Guide to Glide Paths for 401(k)

By Paulina Likos · March 13, 2024 · 7 minute read

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Guide to Glide Paths for 401(k)

Asset managers use a “glide path” to determine how the asset allocation of a target-date retirement fund will change based on the number of years until the fund’s target date. Each target-date fund has its own glide path, though they typically begin with a more aggressive allocation that gets more conservative over time.

The idea behind most target date fund glide paths is that investors with a longer-term time horizon should have a higher percentage of their portfolio in riskier assets, like stocks, since they have time to recover from short-term volatility. As their retirement date approaches (or once they’ve started retirement), investors likely will benefit from a more conservative portfolio that protects the assets they’ve already accumulated.

What Is a Glide Path?

The glide path is the formula that asset managers choose when they put together a target-date mutual fund that determines how and when that portfolio will adjust its asset allocation over time.

Target-date funds (and their glide paths) are common investment choices in 401(k) accounts, as well as in other types or retirement accounts, such as a Roth or traditional IRA set up through a brokerage account.

A key component to saving for retirement is having a suitable mix of investments that allow for portfolio diversification. Early on, most glide paths focus on stocks that typically offer the greatest potential to grow in value over time and then shift to bonds and other fixed-income investments according to the investor’s risk tolerance to manage volatile price swings as they grow older.

Understanding Glide Path

The glide paths within target-date funds aim to create a set-it-and-forget-it investing option for retirement savers, who may get diversification based on their time horizon within a single fund. Investors who are younger and have 20 to 30 years until retirement typically need to maximize their portfolio growth, which requires a much higher allocation toward stocks.

By comparison, someone who is nearing retirement or has already retired, may need to scale back on their portfolio risk. Glide path investing automatically reallocates the latter investor’s portfolio toward bonds which are typically lower risk investments with lower returns compared to stocks but provide portfolio stability. That also generally means that younger investors in a target-date fund will typically have higher 401(k) returns than older investors.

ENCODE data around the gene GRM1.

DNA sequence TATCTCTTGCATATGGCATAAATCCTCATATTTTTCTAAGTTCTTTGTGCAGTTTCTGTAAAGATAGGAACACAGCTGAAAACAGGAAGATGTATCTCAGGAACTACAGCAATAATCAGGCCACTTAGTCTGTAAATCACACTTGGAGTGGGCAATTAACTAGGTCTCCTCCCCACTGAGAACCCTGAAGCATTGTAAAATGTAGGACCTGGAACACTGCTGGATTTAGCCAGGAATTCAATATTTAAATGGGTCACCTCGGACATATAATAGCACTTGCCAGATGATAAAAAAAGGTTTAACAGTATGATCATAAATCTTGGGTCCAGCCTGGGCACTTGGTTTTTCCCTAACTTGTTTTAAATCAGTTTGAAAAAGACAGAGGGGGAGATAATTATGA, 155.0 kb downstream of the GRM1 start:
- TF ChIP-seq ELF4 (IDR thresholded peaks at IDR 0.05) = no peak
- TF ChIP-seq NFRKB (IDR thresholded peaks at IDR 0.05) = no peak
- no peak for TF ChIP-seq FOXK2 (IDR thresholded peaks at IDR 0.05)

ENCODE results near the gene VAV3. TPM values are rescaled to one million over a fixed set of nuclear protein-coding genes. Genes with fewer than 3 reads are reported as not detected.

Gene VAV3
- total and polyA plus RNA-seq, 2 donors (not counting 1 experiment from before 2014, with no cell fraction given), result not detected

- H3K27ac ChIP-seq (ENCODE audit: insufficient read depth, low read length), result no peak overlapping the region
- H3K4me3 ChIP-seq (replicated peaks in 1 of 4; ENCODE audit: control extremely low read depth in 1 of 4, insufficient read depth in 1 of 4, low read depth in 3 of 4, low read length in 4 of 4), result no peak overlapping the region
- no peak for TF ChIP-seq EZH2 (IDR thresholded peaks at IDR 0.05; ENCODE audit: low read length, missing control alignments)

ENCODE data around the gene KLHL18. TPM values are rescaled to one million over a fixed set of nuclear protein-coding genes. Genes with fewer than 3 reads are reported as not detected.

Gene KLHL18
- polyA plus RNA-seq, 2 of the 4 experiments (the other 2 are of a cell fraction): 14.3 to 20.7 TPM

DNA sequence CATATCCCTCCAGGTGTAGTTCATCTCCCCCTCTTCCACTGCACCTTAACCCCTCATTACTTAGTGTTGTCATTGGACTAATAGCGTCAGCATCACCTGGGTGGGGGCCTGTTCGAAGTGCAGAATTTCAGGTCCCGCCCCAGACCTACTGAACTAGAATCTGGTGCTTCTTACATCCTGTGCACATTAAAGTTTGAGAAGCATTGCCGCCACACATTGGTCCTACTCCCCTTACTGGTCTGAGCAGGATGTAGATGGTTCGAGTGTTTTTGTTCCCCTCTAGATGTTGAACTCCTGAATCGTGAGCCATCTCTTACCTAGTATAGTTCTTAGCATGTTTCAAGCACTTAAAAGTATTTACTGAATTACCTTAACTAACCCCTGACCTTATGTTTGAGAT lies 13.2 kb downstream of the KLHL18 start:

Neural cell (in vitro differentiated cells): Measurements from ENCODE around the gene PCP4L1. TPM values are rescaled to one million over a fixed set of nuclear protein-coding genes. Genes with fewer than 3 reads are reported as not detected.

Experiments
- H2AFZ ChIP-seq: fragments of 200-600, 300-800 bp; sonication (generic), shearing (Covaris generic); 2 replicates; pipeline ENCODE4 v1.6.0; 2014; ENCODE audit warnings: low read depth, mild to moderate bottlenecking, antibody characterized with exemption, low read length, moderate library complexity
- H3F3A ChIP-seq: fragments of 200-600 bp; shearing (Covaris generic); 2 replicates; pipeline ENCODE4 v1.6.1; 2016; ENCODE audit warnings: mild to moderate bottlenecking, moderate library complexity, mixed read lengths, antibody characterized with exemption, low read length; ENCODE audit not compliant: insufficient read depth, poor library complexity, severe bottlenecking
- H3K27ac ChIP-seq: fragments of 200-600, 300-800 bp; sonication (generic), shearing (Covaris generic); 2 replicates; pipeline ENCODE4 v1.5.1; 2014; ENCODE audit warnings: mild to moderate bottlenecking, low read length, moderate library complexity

Types of Glide Paths for Retirement Investing

There are different glide path strategies depending on an investor’s risk tolerance and when they plan to retire. Typically, target-date funds have a declining glide path, although the rate at which it declines (and the investments within its allocation vary depending on the fund).

Declining Glide Path

A declining glide path reduces the amount of risk that a target-date fund takes over time. In general, it makes sense for retirees or those approaching retirement to reduce their investment risk with a more conservative portfolio as they age. A decreasing glide path is the more common approach used. It involves a higher equity risk allocation that steadily declines as retirement approaches.

Static Glide Path

Some target-date funds may have a static glide path during some years. During this time, the investment mix would remain at a set allocation, such as 60% stocks and 40% bonds. Managers maintaining portfolios that have a static glide path rebalance them regularly to maintain this allocation.

Rising Glide Path

Some specialists believe that the glide path should begin to rise again once an investor reaches retirement age, taking on more risk over time. This argument takes the position that increasing risk in a retiree’s portfolio could reduce volatility in the early stages of retirement when the portfolio is at risk of losing the most wealth in the event of a stock market decline.

An increasing glide path may be an option to consider for retirees with pension benefits or higher withdrawal rates or those who are working in retirement. If a retiree understands the risk involved and is comfortable taking it on, this strategy might make sense, however, generally speaking, the rising glide path is the least utilized method for retirement planning.

💡 Quick Tip: Before opening any investment account, consider what level of risk you are comfortable with. If you’re not sure, start with more conservative investments, and then adjust your portfolio as you learn more.